“I don’t like to use moral victories, but kind of bodes well,” Kyle Kuzma said. “The three teams we have played all played together for quite sometime. We are a new team and to be in every single game, it sort of means something.”

The Laker offense will be fine, mostly because of the commitment to run (23.7 percent of the Lakers’ possessions this season started in transition, the highest in the league, stat via Cleaning The Glass). The concern is the Lakers lack the shooting needed in the modern game — something Magic Johnson said the Lakers did consciously, they wanted to put more playmakers around LeBron, not just shooters as had been done in Miami and Cleveland — but LeBron is right that when the Lakers get stops and run they are a good team.

Whether they can get enough stops is another question.

When JaVale McGee is on the court this season, the Lakers are a good defensive team (allowing 103 points per 100 possessions, which would be fifth best as a team in the league). However, the team is a dismal 18.1 per 100 worse when he sits. JaVale’s rim protection and rebounding matter that much in the paint. Luke Walton has rolled McGee out there for 23.3 minutes per game, the most he has played since the 2011-12 season, and he was on the court more than 28 minutes vs. San Antonio. McGee only has so many minutes in him a night, and the Lakers may be bumping up against that.

For the Lakers, much of their issues are about communication and recognition on defense — things that come with time and familiarity. Or, continuity. The Lakers look like a team assembled this summer that is still figuring everything out.

Which is exactly what they are. What they should have been expected to be, rather than the pressure some put on them of a three-seed and 50+ win team. This was always going to take time. The only challenge is, in the deep West, time can run out much more quickly.

“It’s early in the season, it’s three losses,” Hart said. “Like you said, it’s always tight in the West. Sometimes getting into the playoffs can be one game, or half a game. It’s tough. But I feel like once we get that first win, the team will be rolling. We just have to get that first one.”

The optimism remains. And there’s not a panic button in sight in Los Angeles.

Reports: Houston trades Carmelo Anthony to Chicago, who will waive him

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Carmelo Anthony‘s sabbatical is over. Sort of.

Anthony, who has been on the Houston roster but not with the team after that experiment crashed and burned 10 games into the season, will be traded to the Chicago Bulls. Adrian Wojnarowski of ESPN broke the story (and other reports have since confirmed it). However, he’s not going to be putting on a Bulls’ jersey.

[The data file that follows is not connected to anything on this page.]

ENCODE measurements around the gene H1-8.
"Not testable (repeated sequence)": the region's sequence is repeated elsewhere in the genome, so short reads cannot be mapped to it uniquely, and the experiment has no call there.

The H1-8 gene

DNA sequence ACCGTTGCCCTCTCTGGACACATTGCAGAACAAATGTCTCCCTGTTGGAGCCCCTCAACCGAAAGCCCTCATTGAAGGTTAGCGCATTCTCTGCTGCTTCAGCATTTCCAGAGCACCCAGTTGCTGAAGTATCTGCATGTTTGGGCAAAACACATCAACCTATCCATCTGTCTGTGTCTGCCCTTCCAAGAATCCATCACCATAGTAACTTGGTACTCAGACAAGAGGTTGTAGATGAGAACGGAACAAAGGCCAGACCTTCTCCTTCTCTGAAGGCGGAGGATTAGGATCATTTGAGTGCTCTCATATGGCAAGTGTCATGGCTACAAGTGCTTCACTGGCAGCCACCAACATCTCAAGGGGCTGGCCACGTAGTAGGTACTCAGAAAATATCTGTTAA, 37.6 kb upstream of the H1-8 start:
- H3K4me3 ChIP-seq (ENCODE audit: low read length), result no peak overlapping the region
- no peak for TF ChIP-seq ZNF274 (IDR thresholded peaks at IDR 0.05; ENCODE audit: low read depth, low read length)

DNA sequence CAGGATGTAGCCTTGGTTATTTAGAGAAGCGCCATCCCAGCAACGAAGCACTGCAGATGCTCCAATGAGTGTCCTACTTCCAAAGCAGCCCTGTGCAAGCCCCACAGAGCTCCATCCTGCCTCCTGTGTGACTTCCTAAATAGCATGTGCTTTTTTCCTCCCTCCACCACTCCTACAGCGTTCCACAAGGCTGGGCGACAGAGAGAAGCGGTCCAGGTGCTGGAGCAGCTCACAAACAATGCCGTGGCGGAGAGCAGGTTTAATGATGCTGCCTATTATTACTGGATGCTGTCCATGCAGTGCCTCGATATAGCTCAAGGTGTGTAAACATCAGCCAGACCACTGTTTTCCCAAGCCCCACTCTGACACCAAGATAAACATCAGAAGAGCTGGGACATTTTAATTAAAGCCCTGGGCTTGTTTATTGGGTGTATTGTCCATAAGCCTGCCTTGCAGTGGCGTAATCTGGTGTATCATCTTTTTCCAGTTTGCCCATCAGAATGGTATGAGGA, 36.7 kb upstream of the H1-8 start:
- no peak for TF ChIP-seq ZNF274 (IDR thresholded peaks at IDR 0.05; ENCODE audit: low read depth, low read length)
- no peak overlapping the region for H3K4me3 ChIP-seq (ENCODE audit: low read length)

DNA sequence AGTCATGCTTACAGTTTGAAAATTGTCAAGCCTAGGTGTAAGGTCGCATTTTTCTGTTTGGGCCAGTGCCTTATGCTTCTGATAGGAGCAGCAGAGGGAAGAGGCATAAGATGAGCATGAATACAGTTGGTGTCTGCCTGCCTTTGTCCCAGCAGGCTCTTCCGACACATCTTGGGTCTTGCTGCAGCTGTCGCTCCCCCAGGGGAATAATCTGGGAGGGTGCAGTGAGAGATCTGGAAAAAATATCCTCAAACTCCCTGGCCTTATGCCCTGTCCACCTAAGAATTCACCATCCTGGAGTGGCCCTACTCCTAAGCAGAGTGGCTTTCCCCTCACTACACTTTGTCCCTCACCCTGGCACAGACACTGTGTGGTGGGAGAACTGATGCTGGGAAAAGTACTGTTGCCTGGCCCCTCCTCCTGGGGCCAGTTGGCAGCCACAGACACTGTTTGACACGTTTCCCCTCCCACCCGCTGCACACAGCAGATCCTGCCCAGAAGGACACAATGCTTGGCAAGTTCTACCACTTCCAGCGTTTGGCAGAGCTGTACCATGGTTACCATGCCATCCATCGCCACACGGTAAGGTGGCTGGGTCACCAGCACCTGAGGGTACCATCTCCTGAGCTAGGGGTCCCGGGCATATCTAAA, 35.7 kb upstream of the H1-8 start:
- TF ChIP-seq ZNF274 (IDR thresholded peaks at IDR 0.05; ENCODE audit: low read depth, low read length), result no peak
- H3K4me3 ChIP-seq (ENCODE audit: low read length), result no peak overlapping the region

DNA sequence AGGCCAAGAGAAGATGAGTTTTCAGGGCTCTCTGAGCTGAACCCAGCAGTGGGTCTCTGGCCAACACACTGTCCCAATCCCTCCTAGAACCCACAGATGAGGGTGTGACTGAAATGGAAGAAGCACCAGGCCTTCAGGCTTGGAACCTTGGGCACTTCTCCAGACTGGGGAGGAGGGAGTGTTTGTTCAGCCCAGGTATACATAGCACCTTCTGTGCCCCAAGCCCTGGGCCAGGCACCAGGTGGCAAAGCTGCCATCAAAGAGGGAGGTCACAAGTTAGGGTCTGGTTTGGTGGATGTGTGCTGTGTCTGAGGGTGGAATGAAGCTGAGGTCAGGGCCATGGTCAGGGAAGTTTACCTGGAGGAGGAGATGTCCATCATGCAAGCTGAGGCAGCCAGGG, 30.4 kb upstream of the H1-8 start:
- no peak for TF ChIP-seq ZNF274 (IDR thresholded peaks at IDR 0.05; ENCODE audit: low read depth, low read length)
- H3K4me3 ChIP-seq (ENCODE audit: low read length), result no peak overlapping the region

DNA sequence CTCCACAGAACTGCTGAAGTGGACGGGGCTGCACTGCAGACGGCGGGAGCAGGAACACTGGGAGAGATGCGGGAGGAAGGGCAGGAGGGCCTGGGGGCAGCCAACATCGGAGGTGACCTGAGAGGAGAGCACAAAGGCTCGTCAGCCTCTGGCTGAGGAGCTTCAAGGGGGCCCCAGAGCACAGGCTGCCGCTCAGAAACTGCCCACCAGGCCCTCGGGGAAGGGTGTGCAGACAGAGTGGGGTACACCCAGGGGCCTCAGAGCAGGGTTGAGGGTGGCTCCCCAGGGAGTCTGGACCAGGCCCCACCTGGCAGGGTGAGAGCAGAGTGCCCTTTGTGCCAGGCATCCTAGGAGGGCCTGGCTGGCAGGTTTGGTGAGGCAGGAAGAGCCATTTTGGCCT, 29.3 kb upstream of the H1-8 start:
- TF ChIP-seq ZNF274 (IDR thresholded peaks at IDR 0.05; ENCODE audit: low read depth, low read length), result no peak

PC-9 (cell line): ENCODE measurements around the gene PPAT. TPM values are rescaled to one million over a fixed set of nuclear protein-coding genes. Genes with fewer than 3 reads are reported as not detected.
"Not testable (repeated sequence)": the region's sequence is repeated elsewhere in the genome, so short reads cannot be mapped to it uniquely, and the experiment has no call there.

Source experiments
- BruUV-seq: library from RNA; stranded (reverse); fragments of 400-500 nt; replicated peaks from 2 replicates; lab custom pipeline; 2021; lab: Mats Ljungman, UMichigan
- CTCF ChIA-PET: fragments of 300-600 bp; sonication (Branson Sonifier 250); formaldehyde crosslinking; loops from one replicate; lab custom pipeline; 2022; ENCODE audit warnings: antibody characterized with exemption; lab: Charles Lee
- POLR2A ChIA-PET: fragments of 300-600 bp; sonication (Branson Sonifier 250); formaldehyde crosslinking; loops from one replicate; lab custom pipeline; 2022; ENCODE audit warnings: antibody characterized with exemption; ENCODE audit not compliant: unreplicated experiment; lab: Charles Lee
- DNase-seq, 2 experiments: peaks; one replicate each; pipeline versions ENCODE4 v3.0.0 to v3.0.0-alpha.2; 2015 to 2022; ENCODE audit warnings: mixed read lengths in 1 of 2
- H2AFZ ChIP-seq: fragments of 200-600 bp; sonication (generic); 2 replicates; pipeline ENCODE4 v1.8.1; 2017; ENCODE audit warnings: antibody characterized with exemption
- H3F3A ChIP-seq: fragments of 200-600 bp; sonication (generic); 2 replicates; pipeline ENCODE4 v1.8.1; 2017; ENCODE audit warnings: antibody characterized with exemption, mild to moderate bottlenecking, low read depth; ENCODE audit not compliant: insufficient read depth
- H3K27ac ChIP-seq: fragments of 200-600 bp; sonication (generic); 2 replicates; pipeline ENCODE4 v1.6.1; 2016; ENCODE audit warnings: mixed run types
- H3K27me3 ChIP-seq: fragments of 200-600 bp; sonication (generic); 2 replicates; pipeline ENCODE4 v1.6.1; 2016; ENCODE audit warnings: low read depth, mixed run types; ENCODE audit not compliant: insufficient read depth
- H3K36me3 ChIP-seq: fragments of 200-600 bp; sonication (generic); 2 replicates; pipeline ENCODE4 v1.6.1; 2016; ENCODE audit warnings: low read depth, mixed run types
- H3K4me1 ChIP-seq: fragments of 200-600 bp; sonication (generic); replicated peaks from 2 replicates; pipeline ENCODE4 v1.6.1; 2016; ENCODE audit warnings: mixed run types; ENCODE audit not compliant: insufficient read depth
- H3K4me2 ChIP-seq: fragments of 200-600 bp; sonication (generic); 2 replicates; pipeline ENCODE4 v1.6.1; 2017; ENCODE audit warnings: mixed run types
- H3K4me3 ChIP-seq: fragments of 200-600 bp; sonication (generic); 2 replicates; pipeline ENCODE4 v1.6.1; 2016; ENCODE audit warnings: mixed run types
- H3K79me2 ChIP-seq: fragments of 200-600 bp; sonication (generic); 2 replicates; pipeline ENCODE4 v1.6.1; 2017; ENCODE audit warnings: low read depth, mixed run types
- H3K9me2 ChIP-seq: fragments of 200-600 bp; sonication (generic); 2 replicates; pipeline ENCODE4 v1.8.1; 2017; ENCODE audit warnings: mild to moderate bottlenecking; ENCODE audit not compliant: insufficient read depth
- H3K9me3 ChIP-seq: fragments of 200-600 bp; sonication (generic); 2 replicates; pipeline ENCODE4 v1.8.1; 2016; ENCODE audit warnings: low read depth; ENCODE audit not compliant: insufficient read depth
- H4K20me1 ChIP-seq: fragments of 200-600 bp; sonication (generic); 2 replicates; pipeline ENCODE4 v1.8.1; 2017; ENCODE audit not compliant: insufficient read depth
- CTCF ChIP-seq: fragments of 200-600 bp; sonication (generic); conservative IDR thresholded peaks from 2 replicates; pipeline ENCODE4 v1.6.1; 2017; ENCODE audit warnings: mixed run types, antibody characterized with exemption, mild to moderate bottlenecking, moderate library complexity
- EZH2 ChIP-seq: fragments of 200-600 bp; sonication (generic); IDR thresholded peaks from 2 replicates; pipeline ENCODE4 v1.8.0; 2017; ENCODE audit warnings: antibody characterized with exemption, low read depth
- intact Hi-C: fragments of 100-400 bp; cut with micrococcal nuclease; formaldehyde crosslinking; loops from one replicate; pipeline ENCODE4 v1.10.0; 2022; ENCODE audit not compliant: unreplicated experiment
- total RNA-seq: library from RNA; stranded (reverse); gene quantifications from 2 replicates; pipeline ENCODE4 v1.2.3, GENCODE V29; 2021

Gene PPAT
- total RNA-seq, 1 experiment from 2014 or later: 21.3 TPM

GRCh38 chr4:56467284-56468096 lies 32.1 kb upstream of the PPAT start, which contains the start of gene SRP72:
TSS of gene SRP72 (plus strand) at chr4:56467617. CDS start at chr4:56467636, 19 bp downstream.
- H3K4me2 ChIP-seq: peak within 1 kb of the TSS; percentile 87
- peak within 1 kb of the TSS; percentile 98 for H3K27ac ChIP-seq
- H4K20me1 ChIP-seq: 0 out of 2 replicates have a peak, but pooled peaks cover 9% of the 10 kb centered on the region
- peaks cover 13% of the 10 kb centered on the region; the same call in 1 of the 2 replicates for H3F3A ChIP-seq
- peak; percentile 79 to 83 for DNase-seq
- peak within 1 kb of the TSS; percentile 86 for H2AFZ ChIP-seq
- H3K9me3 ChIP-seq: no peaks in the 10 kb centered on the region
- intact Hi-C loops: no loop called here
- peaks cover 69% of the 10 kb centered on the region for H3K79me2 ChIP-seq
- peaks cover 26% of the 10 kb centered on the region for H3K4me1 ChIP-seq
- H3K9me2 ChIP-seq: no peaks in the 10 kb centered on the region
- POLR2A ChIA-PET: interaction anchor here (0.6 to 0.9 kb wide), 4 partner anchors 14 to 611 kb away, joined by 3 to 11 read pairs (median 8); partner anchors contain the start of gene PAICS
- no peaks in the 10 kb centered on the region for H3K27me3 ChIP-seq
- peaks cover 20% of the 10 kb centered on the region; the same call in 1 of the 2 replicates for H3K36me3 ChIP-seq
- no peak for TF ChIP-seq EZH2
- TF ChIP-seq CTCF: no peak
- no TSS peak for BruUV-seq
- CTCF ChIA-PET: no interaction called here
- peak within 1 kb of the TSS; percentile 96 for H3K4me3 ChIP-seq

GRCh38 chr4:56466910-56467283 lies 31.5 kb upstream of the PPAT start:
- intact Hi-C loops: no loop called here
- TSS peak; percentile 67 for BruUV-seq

He may not be waived until after the Feb. 7 deadline, in case the Bulls find a way to use his salary in a one-for-one trade (his salary cannot be combined with others in a deal because he was just traded). If/when he is waived, at that point there will be more roster shuffling around the league and a landing spot for ‘Melo may open up.

Houston’s trade is much like the trade from Oklahoma City to Atlanta last summer that moved Anthony off the Thunder roster. The Hawks waived him and Anthony signed with the Rockets. For the Rockets, this is about saving money.

If another team signs Anthony, it would be a benefit for the Hawks.

It’s unclear where Anthony’s ultimate landing spot will be, although his agent has said there are options.

After his struggles in Houston — where the future Hall of Famer thought he deserved more than a bench role due to his stature, even though because of his declining offensive skills and defense that’s all he warranted — it’s hard to imagine another contender or even playoff team picking him up. Maybe a franchise going all in on the Zion Williamson chase but wants a bump at the gate from the name recognition Anthony brings? Although for teams trying to develop young talent why take the ball out of those young guys’ hands to let Anthony jack up contested twos? Most likely it will be a team battling injuries and looking for help.

In 10 games for the Rockets this season coming off the bench, Anthony averaged 13.4 points and 5.4 rebounds a game, shot just 40.5 percent overall and 32.8 percent from three. The Rockets’ defense was 10.4 points per 100 possessions better when Anthony sat.